safe website to order Clomiphene My wife and I flew to Nantucket earlier this week. In the air, we felt kind of rich, because we were the only passengers on the flight, but also kind of poor, because the plane was just a crappy Cape Air twin-engine Cessna eight-seater. I’d flown Cape Air before, on trips to and from Martha’s Vineyard, where my wife and I have spent summer vacations for many years. The weather during those flights was almost always terrible, and I spent most of each one gripping my seat and thinking, “We’re almost certainly going to die, but, if we don’t, this sure is faster than taking the ferry.” The weather this time was perfect, and from the plane I saw lots of golf courses, including the one in the photo above, a public course in Greenwich, Connecticut, right next to the airport. It was almost like visiting Google Earth!
When we got to Nantucket, my wife took a nap, and Bob G.—an honorary member of the Sunday Morning Group, who had made our trip possible by arranging for me to give a talk in a local lecture series—took me on a tour of the island. Because our wives weren’t with us, our tour consisted solely of golf courses.
Old Sconset—the first stop on our tour—is known locally as Skinner’s, because Skinner was the middle name of one of the people who owned it for a while. (It’s now owned by the Nantucket Islands Land Bank.) You can read about the history of the course here.
When Skinner’s is crowded, players reserve their place on the first tee by placing a ball in a sloping chute on top of the fence:
The next day, Bob and I actually played golf, at Sankaty Head Golf Club, a course that’s been on my to-play list for a long time.
There’s lots of cool stuff in the Sankaty clubhouse, including the plaque in the photo below, which hangs on a wall in the men’s locker room. Note that each result is annotated with a description of the day’s weather:
Maybe the very best thing about Sankaty is its caddie camp. Every summer, sixty boys spend two months living at the club and caddying for members. They have their own bunkhouses and dining hall, and there are organized games, trips into town, and other activities, in addition to lots of after-hours golf.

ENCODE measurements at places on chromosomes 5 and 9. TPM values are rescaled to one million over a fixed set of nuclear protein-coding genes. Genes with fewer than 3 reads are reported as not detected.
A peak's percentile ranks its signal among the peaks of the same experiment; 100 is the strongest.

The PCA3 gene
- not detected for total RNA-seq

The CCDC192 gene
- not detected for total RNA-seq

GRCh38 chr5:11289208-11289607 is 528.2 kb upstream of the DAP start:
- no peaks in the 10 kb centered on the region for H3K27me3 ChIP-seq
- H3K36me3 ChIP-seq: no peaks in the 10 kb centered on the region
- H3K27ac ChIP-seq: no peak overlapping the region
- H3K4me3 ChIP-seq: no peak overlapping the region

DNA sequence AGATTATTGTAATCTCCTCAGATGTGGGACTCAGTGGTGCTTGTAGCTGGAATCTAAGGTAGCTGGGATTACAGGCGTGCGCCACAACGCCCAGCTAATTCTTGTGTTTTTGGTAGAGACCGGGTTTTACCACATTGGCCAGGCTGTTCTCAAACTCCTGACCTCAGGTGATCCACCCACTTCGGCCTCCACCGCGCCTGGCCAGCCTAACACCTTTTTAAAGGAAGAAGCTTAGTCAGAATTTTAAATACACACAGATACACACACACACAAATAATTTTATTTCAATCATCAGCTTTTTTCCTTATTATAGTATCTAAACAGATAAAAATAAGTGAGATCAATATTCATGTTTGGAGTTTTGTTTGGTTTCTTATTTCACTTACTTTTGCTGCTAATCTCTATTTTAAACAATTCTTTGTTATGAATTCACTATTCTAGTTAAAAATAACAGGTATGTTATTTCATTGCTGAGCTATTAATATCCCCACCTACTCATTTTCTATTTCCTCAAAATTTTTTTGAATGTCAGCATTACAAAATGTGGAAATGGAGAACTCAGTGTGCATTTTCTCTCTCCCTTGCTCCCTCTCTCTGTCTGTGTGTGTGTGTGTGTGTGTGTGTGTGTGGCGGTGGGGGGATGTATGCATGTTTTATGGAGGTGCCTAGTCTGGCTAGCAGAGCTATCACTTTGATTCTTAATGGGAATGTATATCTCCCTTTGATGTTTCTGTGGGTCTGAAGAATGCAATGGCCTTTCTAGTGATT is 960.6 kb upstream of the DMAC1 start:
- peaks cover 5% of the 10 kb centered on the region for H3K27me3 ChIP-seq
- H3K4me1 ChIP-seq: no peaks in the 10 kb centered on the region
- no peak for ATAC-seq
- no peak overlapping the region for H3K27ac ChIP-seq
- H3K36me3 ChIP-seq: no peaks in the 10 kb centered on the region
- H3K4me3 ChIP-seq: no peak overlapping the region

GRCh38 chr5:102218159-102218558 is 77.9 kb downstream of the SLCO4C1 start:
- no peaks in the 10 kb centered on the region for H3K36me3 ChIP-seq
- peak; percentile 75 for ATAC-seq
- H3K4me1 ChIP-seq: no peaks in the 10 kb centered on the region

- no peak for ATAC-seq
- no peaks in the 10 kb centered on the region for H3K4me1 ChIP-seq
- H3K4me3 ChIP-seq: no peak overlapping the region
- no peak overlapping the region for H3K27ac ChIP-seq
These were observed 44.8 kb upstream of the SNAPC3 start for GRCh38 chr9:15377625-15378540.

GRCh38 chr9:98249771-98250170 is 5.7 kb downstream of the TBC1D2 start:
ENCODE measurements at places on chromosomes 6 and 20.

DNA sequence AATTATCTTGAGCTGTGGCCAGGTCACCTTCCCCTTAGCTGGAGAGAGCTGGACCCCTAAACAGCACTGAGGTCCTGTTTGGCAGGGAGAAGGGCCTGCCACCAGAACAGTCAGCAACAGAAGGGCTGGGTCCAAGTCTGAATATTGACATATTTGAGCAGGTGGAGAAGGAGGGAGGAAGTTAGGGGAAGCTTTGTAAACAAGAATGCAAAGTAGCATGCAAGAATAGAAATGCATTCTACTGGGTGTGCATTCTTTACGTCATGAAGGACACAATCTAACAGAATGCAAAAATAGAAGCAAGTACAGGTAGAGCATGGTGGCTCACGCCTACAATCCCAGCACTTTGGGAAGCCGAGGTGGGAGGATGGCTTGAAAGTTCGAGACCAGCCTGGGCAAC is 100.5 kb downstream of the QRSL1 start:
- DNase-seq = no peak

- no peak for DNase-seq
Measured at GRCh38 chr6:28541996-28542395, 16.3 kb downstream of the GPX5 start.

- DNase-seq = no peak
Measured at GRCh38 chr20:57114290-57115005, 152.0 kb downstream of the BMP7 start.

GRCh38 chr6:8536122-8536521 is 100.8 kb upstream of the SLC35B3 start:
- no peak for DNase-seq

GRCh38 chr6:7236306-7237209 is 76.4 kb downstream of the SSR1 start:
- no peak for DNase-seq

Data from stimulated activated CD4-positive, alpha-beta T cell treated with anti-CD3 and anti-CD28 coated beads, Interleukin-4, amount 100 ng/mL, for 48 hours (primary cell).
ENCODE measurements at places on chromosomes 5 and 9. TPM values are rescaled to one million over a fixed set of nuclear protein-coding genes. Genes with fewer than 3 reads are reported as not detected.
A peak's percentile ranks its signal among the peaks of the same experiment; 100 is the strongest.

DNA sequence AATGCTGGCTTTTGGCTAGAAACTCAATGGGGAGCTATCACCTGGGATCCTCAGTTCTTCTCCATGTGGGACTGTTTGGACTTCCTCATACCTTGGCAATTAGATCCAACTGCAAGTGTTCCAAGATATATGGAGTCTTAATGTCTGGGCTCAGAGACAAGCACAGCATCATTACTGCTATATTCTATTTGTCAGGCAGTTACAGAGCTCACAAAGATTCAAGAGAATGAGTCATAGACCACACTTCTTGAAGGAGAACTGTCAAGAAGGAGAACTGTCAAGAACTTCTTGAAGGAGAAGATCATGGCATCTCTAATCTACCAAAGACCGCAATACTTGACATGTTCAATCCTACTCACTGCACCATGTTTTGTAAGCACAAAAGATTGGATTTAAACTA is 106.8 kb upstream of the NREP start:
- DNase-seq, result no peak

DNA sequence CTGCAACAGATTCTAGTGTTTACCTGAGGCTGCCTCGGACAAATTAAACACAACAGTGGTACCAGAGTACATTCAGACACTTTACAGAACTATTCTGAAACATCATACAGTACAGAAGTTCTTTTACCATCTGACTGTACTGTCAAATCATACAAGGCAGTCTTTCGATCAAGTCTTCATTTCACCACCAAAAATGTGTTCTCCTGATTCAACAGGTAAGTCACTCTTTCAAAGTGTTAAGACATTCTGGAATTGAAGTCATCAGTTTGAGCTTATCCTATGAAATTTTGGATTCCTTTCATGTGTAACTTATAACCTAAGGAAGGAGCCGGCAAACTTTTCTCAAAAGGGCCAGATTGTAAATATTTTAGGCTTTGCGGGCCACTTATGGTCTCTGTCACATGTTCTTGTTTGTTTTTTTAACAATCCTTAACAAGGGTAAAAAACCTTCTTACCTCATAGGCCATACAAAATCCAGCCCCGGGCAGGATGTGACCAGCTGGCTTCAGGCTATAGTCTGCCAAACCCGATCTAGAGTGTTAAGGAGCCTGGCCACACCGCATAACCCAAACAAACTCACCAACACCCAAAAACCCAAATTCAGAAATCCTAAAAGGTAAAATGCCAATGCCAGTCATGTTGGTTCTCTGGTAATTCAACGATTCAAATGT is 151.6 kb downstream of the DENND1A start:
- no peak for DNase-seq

Here’s the camp, which is near the eleventh, twelfth, and thirteenth holes:
And here are more caddies, on the driving range. I felt angry at myself for not knowing, when I was thirteen or fourteen, that spending a summer like this was possible:
The next day, Bob and I played golf at Miacomet Golf Course, which, like Skinner’s, is public and is owned by the Land Bank. We played with Phil Truono, the director of golf.
Miacomet used to have just nine holes, but in 2003 the Land Bank added a second nine and renovated the whole thing. It’s a terrific golf course, and playing it is a relative bargain. People on Nantucket sometimes say that Sankaty Head is for millionaires and Nantucket Golf Club (where we didn’t play) is for billionaires. If that’s true, then I guess Miacomet is for thousandaires and Skinner’s is for hundredaires—so there’s something for everyone, as there always should be. (Non-golfers can look out for themselves.)
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I have flown commercially as a pilot of small aircraft for my entire adult life, about 40 years so far. I have always marvelled at the fine view one gets when flying just a few thousand feet above the ground. The scope of the terrain and cities of this great nation is truly majestic. I especially enjoy looking for golf courses as you do. I know the feelings you have as a passenger as I have flown many of them myself. As with most small aircraft due to lack of performance and many times very short trips, dealing with poor weather is a way of life. You get used to being bounced around in the airspace.
Bruce Memorial in Greenwich may be a better bargain then Miacomet considering the value of land in Greenwich. But Miacomet is a much better course, really enjoyable. The word is the second 9 there was paid for by the initial members of Nantucket Club – a trade of for them being able to build their course on the island.
Great read. What a great way to spend the summer for the caddies.
Just stumbled on your blog article. Great read indeed. I was a caddie in 1980 & 1981 at Sankaty Head. Two of the best summers I’ve ever had. It was an incredible opportunity – I took it for granted frankly. Haven’t been back since, but am longing to go – will sometime hopefully soon. Neat to see all they get these days. We got a couple of gray S.H. t-shirts and stayed in quonset huts but it was still fabulous. Piece of advise….if you can, (and your wife will allow your kids to be gone an entire summer) – DO IT! Let your sons go. It is such an incredible experience.
Me too 94-97. Loved every minute. Doug, norm, and Pete montesano are 3 of the best men you could ever meet. Summer of experience, lifetime of memories. Too bad to see what’s happened to the camp recently.
I was there 1980 81 I’m sonny or arthur horton or the professor best summers ever